In light of the contours of a “reasonable expectation of privacy” analysis and concerns over common law claims of intrusion upon one’s seclusion, employers should also avoid monitoring during non-work hours. In addition, where the data received from location tracking reveals details of an employee’s personal life, employers should not review it or be prepared to show that they have a legitimate business justification for looking at this type of information.

Finally, private employers in states like California may have more to be concerned about where constitutional privacy protections apply to the private sector. A number of states also have laws prohibiting the installation of a tracking device without the consent of the vehicle’s owner or lessor.

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Photo of Joseph J. Lazzarotti Joseph J. Lazzarotti

Joseph J. Lazzarotti is a principal in the Berkeley Heights, New Jersey, office of Jackson Lewis P.C. He founded and currently co-leads the firm’s Privacy, Data and Cybersecurity practice group, edits the firm’s Privacy Blog, and is a Certified Information Privacy Professional (CIPP)…

Joseph J. Lazzarotti is a principal in the Berkeley Heights, New Jersey, office of Jackson Lewis P.C. He founded and currently co-leads the firm’s Privacy, Data and Cybersecurity practice group, edits the firm’s Privacy Blog, and is a Certified Information Privacy Professional (CIPP) with the International Association of Privacy Professionals. Trained as an employee benefits lawyer, focused on compliance, Joe also is a member of the firm’s Employee Benefits practice group.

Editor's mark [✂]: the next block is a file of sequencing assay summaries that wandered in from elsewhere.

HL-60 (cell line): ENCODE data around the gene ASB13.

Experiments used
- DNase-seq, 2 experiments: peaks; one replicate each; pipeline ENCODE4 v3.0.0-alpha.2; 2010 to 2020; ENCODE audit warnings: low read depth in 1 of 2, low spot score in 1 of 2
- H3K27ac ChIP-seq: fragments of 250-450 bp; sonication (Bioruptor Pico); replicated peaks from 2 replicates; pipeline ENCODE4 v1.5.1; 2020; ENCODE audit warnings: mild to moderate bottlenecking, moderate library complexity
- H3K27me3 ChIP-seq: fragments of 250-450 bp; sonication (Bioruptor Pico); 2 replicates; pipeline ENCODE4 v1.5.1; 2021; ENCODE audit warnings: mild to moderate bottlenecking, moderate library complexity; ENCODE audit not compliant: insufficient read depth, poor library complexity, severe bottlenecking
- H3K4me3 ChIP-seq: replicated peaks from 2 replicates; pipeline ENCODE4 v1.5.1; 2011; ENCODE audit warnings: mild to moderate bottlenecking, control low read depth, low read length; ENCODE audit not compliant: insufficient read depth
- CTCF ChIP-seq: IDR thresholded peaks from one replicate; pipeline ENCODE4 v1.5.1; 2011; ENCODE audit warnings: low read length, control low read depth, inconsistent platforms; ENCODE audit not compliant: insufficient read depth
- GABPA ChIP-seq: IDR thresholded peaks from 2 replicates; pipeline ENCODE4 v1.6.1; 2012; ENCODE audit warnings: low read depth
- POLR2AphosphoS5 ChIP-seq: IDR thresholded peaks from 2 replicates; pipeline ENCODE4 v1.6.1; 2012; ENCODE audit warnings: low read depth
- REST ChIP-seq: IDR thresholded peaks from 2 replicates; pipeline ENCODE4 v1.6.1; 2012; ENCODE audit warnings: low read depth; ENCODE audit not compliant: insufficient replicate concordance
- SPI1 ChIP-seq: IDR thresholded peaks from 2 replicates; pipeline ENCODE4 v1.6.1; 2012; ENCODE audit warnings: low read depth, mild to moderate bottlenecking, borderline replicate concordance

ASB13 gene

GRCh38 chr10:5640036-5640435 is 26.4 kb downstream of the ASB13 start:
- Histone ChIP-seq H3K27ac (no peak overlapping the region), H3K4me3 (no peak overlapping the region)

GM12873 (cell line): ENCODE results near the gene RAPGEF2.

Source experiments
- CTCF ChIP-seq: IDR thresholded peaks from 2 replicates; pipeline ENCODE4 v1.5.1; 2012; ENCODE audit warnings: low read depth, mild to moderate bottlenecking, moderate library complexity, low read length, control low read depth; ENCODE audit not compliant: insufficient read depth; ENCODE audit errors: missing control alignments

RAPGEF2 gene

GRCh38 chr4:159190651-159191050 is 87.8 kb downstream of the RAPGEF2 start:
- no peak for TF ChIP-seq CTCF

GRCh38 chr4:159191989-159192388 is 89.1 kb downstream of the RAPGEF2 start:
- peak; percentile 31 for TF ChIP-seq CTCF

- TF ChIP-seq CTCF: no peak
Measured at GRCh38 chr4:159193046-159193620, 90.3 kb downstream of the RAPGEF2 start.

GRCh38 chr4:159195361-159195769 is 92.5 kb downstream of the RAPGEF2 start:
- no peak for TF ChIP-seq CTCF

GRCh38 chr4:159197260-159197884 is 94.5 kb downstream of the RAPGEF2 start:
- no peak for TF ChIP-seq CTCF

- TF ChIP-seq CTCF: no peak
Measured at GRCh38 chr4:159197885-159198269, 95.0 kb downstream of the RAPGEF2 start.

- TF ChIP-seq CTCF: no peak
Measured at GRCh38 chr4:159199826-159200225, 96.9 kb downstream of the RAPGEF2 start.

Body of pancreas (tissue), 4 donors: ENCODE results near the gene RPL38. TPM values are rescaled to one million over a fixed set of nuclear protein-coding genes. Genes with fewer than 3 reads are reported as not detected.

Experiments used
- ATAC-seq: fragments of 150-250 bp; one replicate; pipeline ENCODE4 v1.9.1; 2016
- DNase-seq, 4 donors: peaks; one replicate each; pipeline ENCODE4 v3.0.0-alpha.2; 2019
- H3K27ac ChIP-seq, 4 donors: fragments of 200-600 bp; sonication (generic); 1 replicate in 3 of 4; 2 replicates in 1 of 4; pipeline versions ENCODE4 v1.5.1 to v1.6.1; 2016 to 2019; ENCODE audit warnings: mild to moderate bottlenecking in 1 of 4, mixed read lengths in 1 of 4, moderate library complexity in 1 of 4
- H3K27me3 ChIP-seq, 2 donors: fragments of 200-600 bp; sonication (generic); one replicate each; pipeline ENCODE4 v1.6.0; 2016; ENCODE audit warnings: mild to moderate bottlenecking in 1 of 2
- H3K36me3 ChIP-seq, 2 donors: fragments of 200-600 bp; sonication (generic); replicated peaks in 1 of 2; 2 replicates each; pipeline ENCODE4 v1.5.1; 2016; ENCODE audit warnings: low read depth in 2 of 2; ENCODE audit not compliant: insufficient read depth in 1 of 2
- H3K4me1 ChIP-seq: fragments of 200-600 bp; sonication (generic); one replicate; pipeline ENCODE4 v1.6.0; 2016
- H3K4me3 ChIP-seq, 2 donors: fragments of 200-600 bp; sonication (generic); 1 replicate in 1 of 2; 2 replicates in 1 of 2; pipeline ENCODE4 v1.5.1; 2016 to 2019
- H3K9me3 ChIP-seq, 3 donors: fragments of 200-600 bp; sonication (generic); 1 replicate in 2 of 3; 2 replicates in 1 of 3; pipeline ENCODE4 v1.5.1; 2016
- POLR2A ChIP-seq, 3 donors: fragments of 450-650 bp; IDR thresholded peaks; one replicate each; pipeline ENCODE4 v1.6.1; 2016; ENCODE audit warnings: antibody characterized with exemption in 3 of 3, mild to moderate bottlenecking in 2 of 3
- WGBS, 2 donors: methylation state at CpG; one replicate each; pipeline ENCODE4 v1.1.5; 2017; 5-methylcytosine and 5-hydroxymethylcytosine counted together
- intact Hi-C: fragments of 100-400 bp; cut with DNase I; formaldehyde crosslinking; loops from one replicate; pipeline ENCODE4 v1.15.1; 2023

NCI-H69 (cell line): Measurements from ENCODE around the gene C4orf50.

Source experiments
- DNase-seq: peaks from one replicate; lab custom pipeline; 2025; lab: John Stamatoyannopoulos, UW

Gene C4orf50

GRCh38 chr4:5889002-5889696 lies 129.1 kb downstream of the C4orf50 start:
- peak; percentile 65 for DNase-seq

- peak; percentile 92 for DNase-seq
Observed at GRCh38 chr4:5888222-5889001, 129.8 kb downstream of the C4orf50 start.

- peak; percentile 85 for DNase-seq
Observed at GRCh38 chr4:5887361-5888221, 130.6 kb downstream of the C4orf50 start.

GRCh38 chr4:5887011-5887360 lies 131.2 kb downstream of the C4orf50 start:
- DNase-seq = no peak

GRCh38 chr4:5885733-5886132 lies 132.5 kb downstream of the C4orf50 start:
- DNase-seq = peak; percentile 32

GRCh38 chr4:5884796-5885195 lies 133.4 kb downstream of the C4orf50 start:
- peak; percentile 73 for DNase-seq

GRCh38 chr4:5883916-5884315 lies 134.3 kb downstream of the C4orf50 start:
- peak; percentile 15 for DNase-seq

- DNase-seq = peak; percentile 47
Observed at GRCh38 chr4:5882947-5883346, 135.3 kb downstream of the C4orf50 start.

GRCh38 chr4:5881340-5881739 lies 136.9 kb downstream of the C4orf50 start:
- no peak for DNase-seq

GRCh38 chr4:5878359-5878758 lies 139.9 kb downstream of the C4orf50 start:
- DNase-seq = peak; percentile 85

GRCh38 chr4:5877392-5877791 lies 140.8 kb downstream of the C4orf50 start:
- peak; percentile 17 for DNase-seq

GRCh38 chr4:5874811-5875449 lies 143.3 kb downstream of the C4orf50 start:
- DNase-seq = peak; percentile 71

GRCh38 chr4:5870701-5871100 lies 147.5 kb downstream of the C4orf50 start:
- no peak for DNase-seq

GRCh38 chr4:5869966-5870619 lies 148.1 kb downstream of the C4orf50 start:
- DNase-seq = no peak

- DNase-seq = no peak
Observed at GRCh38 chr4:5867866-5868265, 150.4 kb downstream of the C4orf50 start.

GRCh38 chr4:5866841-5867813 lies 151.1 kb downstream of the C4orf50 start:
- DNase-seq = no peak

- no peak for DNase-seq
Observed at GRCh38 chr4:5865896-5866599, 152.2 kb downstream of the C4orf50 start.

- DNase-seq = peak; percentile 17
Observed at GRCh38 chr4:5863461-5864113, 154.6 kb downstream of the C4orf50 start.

In short, his practice focuses on the matrix of laws governing the privacy, security, and management of data, as well as the impact and regulation of social media. He also counsels companies on compliance, fiduciary, taxation, and administrative matters with respect to employee benefit plans.

Privacy and cybersecurity experience – Joe counsels multinational, national and regional companies in all industries on the broad array of laws, regulations, best practices, and preventive safeguards. The following are examples of areas of focus in his practice:

  • Advising health care providers, business associates, and group health plan sponsors concerning HIPAA/HITECH compliance, including risk assessments, policies and procedures, incident response plan development, vendor assessment and management programs, and training.
  • Coached hundreds of companies through the investigation, remediation, notification, and overall response to data breaches of all kinds – PHI, PII, payment card, etc.
  • Helping organizations address questions about the application, implementation, and overall compliance with European Union’s General Data Protection Regulation (GDPR) and, in particular, its implications in the U.S., together with preparing for the California Consumer Privacy Act.